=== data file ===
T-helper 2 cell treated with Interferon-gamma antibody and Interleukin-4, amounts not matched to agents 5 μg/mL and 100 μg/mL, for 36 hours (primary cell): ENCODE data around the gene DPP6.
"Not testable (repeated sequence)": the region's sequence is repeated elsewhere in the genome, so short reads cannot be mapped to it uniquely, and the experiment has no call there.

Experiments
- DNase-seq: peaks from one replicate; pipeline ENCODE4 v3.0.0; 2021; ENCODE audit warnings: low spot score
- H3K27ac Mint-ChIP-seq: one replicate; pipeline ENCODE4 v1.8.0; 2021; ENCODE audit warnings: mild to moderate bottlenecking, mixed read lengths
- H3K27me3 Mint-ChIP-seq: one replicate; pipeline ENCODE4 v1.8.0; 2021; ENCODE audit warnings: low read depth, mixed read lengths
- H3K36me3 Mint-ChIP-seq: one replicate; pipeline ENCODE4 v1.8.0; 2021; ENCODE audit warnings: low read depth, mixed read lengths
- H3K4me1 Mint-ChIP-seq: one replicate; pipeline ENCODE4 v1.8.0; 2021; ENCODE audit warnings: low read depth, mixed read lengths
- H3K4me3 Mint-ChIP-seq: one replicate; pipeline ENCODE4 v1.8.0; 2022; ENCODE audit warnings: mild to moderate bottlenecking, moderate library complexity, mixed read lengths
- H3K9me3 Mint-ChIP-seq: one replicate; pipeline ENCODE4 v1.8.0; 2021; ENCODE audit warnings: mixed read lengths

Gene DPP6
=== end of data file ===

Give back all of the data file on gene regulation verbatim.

T-helper 2 cell treated with Interferon-gamma antibody and Interleukin-4, amounts not matched to agents 5 μg/mL and 100 μg/mL, for 36 hours (primary cell): ENCODE data around the gene DPP6.
"Not testable (repeated sequence)": the region's sequence is repeated elsewhere in the genome, so short reads cannot be mapped to it uniquely, and the experiment has no call there.

Experiments
- DNase-seq: peaks from one replicate; pipeline ENCODE4 v3.0.0; 2021; ENCODE audit warnings: low spot score
- H3K27ac Mint-ChIP-seq: one replicate; pipeline ENCODE4 v1.8.0; 2021; ENCODE audit warnings: mild to moderate bottlenecking, mixed read lengths
- H3K27me3 Mint-ChIP-seq: one replicate; pipeline ENCODE4 v1.8.0; 2021; ENCODE audit warnings: low read depth, mixed read lengths
- H3K36me3 Mint-ChIP-seq: one replicate; pipeline ENCODE4 v1.8.0; 2021; ENCODE audit warnings: low read depth, mixed read lengths
- H3K4me1 Mint-ChIP-seq: one replicate; pipeline ENCODE4 v1.8.0; 2021; ENCODE audit warnings: low read depth, mixed read lengths
- H3K4me3 Mint-ChIP-seq: one replicate; pipeline ENCODE4 v1.8.0; 2022; ENCODE audit warnings: mild to moderate bottlenecking, moderate library complexity, mixed read lengths
- H3K9me3 Mint-ChIP-seq: one replicate; pipeline ENCODE4 v1.8.0; 2021; ENCODE audit warnings: mixed read lengths

Gene DPP6